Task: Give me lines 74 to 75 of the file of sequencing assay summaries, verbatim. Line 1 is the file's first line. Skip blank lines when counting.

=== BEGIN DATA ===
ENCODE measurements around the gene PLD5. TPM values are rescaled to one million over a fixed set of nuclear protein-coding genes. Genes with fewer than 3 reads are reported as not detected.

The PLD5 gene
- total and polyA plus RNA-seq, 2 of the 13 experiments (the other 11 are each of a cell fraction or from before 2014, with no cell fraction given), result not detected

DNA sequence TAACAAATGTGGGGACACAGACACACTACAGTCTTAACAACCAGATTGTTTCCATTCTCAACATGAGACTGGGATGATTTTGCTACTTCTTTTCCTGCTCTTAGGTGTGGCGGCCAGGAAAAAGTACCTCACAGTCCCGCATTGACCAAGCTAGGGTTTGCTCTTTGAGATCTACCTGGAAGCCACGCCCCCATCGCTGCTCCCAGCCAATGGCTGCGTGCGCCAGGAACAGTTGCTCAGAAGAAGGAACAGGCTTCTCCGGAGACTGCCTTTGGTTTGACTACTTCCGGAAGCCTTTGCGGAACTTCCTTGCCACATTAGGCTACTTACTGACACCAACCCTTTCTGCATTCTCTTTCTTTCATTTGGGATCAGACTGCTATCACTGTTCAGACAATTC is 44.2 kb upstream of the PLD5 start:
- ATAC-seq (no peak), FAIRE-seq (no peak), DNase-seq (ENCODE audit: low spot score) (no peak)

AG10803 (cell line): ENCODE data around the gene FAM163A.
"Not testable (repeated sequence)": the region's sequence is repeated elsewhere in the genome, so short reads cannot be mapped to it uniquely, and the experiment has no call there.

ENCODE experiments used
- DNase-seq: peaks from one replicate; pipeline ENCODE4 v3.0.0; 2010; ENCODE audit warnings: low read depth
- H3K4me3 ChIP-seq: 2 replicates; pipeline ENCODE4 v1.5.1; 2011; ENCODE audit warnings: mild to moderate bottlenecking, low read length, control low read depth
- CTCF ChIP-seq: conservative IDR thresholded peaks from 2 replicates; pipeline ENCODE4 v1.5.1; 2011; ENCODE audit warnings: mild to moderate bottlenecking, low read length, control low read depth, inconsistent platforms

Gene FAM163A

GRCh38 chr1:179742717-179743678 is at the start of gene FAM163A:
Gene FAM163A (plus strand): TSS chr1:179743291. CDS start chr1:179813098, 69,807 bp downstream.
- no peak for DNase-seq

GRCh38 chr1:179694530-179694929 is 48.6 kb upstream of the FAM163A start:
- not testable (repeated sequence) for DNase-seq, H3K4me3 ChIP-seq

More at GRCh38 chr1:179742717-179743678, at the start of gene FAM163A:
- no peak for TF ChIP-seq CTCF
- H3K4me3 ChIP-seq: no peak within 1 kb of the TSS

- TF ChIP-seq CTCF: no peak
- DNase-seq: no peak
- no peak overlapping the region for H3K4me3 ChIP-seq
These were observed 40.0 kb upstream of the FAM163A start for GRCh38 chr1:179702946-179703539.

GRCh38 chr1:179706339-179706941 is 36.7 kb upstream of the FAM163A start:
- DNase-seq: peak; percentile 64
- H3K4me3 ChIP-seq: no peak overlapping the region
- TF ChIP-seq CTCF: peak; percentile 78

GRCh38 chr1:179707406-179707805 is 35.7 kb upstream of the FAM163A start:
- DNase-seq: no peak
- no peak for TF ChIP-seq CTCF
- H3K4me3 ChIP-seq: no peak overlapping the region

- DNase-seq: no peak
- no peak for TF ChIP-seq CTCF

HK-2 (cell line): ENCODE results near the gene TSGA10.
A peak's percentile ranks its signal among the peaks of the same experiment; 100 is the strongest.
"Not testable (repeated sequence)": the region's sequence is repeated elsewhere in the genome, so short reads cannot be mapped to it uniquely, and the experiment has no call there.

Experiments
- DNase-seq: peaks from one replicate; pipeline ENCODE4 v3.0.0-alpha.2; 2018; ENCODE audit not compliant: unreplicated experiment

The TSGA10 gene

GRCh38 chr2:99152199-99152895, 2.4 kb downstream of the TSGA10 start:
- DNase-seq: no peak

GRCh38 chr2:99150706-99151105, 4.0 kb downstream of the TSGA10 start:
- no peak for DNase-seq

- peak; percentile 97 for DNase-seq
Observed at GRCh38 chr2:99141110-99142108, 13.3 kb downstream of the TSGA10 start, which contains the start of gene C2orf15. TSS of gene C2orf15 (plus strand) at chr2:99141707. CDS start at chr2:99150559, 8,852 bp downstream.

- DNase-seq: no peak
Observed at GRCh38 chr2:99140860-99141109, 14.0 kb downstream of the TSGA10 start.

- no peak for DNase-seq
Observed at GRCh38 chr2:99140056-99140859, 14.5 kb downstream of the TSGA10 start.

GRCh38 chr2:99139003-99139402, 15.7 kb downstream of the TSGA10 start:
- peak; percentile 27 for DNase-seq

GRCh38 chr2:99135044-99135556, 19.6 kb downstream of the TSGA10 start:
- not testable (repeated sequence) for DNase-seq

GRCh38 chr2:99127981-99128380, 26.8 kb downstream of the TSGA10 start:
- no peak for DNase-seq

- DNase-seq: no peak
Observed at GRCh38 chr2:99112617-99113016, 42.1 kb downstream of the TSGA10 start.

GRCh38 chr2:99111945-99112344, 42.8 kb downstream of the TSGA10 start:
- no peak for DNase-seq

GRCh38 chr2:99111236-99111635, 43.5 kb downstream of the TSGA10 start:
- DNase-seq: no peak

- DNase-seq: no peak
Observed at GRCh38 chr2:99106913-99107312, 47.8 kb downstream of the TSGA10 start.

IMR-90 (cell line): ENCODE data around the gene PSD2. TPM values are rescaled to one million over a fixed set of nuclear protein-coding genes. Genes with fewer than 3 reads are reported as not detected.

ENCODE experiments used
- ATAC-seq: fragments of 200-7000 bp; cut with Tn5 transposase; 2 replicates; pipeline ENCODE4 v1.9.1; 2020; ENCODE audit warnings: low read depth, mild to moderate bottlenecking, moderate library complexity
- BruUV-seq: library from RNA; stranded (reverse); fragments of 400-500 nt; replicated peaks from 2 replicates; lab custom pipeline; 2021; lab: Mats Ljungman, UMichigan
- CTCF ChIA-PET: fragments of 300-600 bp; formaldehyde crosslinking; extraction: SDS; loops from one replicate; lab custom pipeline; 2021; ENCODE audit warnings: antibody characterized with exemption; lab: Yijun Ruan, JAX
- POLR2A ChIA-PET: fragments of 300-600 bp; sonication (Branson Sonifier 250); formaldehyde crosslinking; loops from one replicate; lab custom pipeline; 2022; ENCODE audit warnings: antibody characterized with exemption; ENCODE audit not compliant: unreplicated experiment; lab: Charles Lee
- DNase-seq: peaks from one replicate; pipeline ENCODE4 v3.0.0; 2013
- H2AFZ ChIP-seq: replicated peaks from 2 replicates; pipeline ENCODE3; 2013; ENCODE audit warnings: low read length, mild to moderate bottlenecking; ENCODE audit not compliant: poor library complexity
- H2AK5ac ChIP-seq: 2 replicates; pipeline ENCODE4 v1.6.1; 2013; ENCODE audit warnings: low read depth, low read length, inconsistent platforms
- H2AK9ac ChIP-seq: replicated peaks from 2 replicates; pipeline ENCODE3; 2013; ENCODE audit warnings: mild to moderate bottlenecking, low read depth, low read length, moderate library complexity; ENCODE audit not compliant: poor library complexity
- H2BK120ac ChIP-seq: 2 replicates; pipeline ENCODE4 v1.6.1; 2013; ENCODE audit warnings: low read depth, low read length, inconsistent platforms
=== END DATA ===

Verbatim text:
- H2AK9ac ChIP-seq: replicated peaks from 2 replicates; pipeline ENCODE3; 2013; ENCODE audit warnings: mild to moderate bottlenecking, low read depth, low read length, moderate library complexity; ENCODE audit not compliant: poor library complexity
- H2BK120ac ChIP-seq: 2 replicates; pipeline ENCODE4 v1.6.1; 2013; ENCODE audit warnings: low read depth, low read length, inconsistent platforms